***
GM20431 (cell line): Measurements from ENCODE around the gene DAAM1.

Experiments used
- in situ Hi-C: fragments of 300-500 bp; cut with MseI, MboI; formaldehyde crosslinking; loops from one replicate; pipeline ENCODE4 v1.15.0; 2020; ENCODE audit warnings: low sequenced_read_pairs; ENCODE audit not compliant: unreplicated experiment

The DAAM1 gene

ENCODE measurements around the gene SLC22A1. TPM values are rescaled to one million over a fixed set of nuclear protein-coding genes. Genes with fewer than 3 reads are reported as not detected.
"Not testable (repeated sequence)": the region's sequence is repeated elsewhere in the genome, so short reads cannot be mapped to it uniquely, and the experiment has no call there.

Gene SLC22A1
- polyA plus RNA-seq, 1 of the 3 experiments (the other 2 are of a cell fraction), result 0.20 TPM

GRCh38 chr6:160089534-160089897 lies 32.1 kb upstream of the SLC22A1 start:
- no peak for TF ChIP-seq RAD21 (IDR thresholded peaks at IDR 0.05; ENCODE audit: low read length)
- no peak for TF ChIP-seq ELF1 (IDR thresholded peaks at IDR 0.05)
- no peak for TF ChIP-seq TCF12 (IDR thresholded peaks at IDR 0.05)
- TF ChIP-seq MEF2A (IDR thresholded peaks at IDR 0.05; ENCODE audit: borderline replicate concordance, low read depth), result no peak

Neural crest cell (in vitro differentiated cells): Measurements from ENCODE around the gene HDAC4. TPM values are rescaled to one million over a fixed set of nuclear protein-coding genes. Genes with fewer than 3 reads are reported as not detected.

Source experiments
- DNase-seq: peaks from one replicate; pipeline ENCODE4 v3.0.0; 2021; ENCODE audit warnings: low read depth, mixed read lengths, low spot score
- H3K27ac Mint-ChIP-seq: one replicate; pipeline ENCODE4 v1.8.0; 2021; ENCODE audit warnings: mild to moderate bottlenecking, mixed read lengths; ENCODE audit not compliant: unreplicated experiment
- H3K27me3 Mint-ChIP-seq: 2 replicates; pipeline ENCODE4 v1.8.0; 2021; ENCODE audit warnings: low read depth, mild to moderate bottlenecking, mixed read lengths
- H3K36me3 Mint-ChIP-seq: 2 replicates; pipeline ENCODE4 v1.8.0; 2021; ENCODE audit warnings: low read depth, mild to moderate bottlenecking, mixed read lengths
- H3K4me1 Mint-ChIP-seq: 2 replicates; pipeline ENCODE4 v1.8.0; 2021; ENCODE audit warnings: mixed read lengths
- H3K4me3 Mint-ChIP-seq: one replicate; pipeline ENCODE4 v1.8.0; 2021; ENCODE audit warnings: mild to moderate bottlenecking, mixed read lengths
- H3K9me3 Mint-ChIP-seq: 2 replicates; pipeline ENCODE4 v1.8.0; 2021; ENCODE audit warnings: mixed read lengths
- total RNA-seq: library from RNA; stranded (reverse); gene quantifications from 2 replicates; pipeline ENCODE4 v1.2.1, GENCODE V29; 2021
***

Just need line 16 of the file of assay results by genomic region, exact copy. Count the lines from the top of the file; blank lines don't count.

- DNase-seq: peaks from one replicate; pipeline ENCODE4 v3.0.0; 2021; ENCODE audit warnings: low read depth, mixed read lengths, low spot score